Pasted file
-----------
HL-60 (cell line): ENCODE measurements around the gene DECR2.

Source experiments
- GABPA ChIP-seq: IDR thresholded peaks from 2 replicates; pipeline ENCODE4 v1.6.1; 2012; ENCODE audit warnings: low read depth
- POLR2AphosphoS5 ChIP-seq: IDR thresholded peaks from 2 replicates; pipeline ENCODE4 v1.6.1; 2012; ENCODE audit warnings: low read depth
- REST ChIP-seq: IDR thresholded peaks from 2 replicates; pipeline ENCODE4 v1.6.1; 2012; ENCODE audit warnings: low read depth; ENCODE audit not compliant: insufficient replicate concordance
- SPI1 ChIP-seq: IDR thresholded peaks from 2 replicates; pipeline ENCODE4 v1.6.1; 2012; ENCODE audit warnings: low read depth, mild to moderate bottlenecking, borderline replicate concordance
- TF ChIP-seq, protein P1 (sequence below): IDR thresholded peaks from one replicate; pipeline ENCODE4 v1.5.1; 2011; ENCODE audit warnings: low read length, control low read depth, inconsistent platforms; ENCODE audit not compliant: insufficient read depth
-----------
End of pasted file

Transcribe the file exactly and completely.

HL-60 (cell line): ENCODE measurements around the gene DECR2.

Source experiments
- GABPA ChIP-seq: IDR thresholded peaks from 2 replicates; pipeline ENCODE4 v1.6.1; 2012; ENCODE audit warnings: low read depth
- POLR2AphosphoS5 ChIP-seq: IDR thresholded peaks from 2 replicates; pipeline ENCODE4 v1.6.1; 2012; ENCODE audit warnings: low read depth
- REST ChIP-seq: IDR thresholded peaks from 2 replicates; pipeline ENCODE4 v1.6.1; 2012; ENCODE audit warnings: low read depth; ENCODE audit not compliant: insufficient replicate concordance
- SPI1 ChIP-seq: IDR thresholded peaks from 2 replicates; pipeline ENCODE4 v1.6.1; 2012; ENCODE audit warnings: low read depth, mild to moderate bottlenecking, borderline replicate concordance
- TF ChIP-seq, protein P1 (sequence below): IDR thresholded peaks from one replicate; pipeline ENCODE4 v1.5.1; 2011; ENCODE audit warnings: low read length, control low read depth, inconsistent platforms; ENCODE audit not compliant: insufficient read depth